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Biotech Continues to Win the Hearts and Minds of Venture Capital

Biotech Continues to Win the Hearts and Minds of Venture Capital

Over the past decade, small startup seedlings have grown to become disruptive companies in a range of industries. Venture capitalists work hard to stay ahead of the trends and can only hope to catch the wave before it reaches its peak. For the past few years, though, there’s one sector that’s received a worthy spike in attention, reception, and investment: biotech.

A report published by the Biotechnology Innovation Organization called  “Emerging Therapeutic Company Investment and Deal Trends” highlighted ten years of biotechnology funding. The report focused on funding in five key areas in the biotech industry, including venture capital and IPOs.

BIO’s Executive Vice President, Cartier Esham, stated: “Investment and licensing are the lifeblood of today’s emerging biotechnology companies searching for cures and treatments for patients suffering from devastating and life-threatening diseases.” 

The report aims to deepen the understanding of investor behavior, and revealed several key findings. For instance, it confirmed that 2015 was the best year on record for venture capital in the United States, and that funding of various disease companies helped fuel those sky-high numbers. 

Those trends remain consistent as biotech continues to win the hearts of venture capitalists. And when a particular industry experiences a boom, the businesses that complement those industries also experience a spike in investor interest. For example, as the amount of active military personnel rises, so too would the need for active duty apparel for suppliers like The domino effect of related industries and underliers help boost economy in other areas, too. 

A large range of various disease setting, from gene therapy to cancer metabolism, have excited investors around the world. These medical ventures present a promising new land for venture capitalists, and have paved the way for others to jump on the bandwagon. That potential shows in reports like BIO’s and Silicon Valley Bank’s “A Year of Dazzling Returns.”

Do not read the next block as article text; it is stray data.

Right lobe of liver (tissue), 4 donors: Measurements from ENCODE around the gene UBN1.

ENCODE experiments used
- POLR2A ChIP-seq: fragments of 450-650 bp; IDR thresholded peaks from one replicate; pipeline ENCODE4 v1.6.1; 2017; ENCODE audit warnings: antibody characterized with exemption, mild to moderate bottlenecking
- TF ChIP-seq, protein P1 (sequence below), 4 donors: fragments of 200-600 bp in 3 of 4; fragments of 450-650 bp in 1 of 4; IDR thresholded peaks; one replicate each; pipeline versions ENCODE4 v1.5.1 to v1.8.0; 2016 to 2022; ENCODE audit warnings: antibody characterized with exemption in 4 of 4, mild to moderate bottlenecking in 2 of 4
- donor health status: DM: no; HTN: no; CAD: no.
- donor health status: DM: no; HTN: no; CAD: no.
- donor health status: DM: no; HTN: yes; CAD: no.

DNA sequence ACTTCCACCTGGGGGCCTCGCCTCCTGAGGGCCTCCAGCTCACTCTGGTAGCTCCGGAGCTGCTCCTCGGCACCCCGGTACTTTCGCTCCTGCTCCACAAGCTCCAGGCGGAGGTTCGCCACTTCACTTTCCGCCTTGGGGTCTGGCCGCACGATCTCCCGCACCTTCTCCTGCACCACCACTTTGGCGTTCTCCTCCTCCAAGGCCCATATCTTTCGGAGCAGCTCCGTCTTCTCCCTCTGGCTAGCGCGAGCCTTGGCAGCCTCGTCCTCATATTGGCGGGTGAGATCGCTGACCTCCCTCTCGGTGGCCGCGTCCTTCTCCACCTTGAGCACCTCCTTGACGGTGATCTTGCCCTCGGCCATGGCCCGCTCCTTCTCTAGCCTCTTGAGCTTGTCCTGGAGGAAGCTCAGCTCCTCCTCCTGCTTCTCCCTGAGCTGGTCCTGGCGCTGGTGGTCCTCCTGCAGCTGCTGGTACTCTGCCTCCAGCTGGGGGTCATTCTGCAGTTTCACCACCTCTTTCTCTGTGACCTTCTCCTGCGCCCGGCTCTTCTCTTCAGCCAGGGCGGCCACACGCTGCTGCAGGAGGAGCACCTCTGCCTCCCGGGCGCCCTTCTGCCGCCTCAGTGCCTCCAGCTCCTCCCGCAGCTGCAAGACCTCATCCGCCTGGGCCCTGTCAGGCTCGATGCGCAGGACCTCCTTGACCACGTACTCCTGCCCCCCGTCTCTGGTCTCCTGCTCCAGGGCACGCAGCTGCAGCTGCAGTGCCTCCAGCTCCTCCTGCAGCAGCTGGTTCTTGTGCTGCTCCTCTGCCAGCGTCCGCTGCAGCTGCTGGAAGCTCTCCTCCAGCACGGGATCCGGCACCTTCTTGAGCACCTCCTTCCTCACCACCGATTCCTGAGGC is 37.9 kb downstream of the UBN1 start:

The Bank’s report found that biotech startups had seen 85 major exits over the last six years, and the value has risen steadily. In 2014, the average total deal value for venture-backed biotech companies was $507 million, up from $366 million. One of its key forecasts predicted that venture investments would continue to post strong returns and fundraising would remain stable or increase.  

There are many biotech startups and products in all stages of growth that are viable candidates for pieces of the pie. As these reports show, the hype around biotech isn’t all smoke and mirrors: there’s so much more to go around. Among those companies are Essen Bioscience, whose IncuCyte Live-Cell Imaging & Analysis System aims to derive deeper, physiologically relevant information about your cells. The system works round-the-clock to acquire and analyze images and provide an easy-to-achieve information-rich analysis. The system also allows for multiple users and is compatible with a wide range of culture vessels and applications.

Other products are blazing a trail, too. Gingko Bioworks, a company that engineers organisms to address fundamental issues of today, was the first biotech startup to participate in Y Combinator’s highly regarded incubator program. Sam Altman, program director at Y Combinator, told Techcrunch that what’s happening in biotech is similar to what was happening with hardware startups several years ago. 

Back then, popular consensus felt it was too risky to invest in hardware versus traditional software, but then hardware starting to make a bold appearance. This is exactly what’s happening to biotech now. Y Combinator’s decision to take on a biotech startup in 2012 was a bold statement of where the company felt biotech could influence the future of technology and investments.

Another biotech startup, Cambrian Genetics, designed the first hardware system for laser printing DNA. The company addresses a gaping need: researchers annually order or clone  around $1 billion of DNA. The growing market demanded high quality sequence, and Cambrian sought to establish itself as the reliable go-to. In 2014, the company raised $10 million in Series A from VC firm Draper Associates and Adam Pisoni.

Major investments like these prove where the money is going, and forecasts and industry analysis reports show why. This is a space that continues to be shaped by pioneers and new technology, and in a space that deals with health, there is always room for improvement. As venture capitalist firms search for the next big addition to their portfolios, they should be inclined to keep a lookout for promising biotech companies.